But this was different. It sounded like there was something working to saw through the hidden ceiling joists. I did the only logical thing and banged on the ceiling with a broom. Like most upstairs neighbors, the interlopers failed to take the hint. After a brief silence, the noise returned, this time louder, and definitely more threatening. And with each passing minute, it seemed to move further and further into the depths of the interior space.

I suspected the worst, as the dining room ceiling abuts an area where three different roof lines come together and there’s a bit of a visible gap. But just to make sure, I summoned the neighbor to check. As he climbed on the A-frame, a squirrel made an escape leap over his head, sending the ladder and my stalwart neighbor flying. Confirmed. We were invaded.

I was ready to call an exterminator, but Jimmy figured we could handle things on our own. As he deployed a succession of jerry-rigged traps, I recalled with some fondness the more finite approach that my grandpa would have employed in similar situations: a shotgun. But we are not gun people, and Jimmy had read something online about squirrel trapping, so I was stuck. Over about a week he tinkered with traps and bait types, carefully examining the area for clues of the squirrel’s movements so as to correctly position the trap. He ultimately settled on a precarious perch on the steeply pitched roof adjacent to the squirrel’s new domain.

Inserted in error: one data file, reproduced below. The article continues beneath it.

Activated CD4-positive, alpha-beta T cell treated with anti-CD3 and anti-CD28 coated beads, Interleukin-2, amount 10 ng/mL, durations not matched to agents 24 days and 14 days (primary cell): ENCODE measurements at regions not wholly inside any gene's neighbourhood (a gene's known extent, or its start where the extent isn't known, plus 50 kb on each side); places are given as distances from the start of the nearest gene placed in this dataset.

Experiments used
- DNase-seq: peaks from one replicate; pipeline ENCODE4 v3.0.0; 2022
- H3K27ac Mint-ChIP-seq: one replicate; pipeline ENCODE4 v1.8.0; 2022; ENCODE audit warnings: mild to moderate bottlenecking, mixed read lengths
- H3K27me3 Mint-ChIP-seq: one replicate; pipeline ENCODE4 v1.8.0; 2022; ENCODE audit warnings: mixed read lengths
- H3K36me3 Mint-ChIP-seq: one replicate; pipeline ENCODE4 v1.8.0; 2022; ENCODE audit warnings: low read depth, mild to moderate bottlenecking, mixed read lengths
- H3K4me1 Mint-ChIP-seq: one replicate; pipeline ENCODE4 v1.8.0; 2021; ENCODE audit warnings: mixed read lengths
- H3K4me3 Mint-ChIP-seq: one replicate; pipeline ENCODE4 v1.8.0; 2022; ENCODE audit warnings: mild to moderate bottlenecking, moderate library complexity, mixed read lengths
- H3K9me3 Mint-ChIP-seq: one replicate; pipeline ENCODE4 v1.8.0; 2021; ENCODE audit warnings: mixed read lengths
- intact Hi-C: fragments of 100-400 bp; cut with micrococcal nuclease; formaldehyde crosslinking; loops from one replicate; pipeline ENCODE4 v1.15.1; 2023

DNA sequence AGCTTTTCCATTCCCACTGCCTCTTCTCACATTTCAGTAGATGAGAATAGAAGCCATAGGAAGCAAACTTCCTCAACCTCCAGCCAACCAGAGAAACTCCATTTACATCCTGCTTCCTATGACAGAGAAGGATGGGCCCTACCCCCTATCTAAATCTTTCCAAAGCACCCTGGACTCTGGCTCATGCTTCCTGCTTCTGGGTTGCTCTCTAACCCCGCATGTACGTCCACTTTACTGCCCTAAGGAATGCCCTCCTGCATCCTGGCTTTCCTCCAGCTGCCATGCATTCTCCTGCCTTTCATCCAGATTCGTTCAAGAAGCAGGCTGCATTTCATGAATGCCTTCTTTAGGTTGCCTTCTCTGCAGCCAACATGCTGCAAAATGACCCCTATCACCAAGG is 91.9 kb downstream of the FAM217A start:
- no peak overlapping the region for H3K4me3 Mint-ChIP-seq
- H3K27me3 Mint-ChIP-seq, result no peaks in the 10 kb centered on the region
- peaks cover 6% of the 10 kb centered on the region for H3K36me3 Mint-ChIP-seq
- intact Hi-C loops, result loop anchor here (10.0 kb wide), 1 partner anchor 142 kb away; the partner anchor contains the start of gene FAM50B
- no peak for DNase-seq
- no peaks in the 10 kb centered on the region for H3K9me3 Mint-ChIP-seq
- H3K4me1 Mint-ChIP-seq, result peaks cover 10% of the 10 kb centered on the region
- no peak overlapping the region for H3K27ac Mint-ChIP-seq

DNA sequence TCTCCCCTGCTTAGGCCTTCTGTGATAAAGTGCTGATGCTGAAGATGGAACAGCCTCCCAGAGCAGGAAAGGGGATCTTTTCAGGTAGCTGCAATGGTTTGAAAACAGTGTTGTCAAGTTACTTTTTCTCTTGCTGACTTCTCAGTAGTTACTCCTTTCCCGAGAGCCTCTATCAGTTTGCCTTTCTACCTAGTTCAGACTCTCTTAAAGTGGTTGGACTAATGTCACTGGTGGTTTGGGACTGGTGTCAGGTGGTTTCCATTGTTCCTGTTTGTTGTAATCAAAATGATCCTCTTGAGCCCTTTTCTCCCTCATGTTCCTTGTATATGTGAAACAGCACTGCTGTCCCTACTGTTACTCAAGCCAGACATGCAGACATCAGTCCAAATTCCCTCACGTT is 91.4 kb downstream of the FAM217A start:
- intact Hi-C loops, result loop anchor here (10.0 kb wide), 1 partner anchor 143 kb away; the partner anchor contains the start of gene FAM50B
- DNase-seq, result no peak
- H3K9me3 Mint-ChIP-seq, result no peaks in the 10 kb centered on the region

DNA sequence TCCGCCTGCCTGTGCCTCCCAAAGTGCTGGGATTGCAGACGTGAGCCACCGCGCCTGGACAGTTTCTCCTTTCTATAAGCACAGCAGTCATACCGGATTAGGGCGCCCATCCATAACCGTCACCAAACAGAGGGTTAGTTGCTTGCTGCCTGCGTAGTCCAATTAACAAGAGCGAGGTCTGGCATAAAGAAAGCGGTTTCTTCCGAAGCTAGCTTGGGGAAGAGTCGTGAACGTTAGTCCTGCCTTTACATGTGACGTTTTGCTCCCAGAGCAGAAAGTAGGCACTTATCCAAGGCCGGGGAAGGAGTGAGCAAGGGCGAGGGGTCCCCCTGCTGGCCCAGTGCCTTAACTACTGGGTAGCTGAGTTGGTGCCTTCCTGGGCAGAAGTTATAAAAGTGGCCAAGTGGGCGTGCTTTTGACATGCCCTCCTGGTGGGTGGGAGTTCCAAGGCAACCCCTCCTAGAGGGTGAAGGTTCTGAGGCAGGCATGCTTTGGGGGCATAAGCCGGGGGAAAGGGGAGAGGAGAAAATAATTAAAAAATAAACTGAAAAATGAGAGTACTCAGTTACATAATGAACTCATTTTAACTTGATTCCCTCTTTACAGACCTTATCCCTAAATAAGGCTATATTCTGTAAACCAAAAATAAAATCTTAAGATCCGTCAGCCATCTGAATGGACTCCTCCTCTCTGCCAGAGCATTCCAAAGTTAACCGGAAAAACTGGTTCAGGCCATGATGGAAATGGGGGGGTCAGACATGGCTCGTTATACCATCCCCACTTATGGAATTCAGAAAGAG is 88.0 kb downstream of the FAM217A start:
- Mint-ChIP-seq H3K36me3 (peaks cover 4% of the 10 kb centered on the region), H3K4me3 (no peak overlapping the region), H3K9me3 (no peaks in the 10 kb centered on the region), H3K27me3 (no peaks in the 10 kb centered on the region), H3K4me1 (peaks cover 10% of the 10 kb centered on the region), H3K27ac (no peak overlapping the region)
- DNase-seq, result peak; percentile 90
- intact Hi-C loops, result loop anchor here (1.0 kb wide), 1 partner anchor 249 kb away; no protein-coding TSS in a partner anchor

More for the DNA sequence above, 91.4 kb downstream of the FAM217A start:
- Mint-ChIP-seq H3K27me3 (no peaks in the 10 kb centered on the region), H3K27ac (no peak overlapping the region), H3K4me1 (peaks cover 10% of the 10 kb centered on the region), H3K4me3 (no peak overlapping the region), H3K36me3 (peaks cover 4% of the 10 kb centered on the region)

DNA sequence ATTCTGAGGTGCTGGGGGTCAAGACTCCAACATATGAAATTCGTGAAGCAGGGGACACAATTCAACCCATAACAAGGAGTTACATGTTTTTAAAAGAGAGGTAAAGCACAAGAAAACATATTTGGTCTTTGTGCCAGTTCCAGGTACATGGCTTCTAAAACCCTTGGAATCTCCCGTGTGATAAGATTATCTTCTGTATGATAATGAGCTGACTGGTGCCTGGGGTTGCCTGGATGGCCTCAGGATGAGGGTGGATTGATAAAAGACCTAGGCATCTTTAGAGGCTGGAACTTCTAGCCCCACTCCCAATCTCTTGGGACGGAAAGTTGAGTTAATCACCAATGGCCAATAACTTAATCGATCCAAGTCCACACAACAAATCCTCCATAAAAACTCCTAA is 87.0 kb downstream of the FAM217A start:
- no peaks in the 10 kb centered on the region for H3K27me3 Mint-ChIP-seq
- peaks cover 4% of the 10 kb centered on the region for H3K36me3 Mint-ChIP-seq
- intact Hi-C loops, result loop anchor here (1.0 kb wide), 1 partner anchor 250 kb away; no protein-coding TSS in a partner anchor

In blissful ignorance to our maneuvers, the new tenant spent more and more time inside, doing whatever squirrels do to emulate the sound of one of those mobile paper shredding setups. Meanwhile, I was slowly growing frantic and got to the point that I couldn’t stand to be in the house during the day. I ultimately gave Jimmy three more days to catch the squirrel before I called in the professionals.

Needless to say, I called the professionals. When the exterminator showed up, he poked around the crawl space and shone flashlights all over. I waited anxiously for the news.

“Well, you definitely got squirrels. Trouble is, there’s probably not much we can do about it right now,” he reported.

“What?” I screeched into the phone, frantically racing home to meet the exterminator for the bad news. As I drove, he continued.

“Yup. I figure you got a mother who decided to go ahead and have her litter in your eave space there. Can’t see ’em, but that’s probably what you got. Now, you got two choices. I can go ahead and trap the adult, but then the litter will be abandoned and and you’ll have to deal with that. They’ll die, of course. We got some industrial odor eliminators that I can give you to deal with the smell, but I can’t promise there won’t be biologic seepage?”

“Is that an industry term?” I squeaked, focusing on the random to deal with the horrific. I wish I could say that I was horrified by the idea of abandoned baby squirrels, but the phrase “biologic seepage” has a way of occupying one’s focus.

“Yes, ma’am, it is,” he replied in all seriousness. “So I can set a bunch of traps. But, now, what I recommend you do is, just let the mother raise ’em in there, take a month or so, and then they’ll just move on out and you can go ahead and seal the gap.”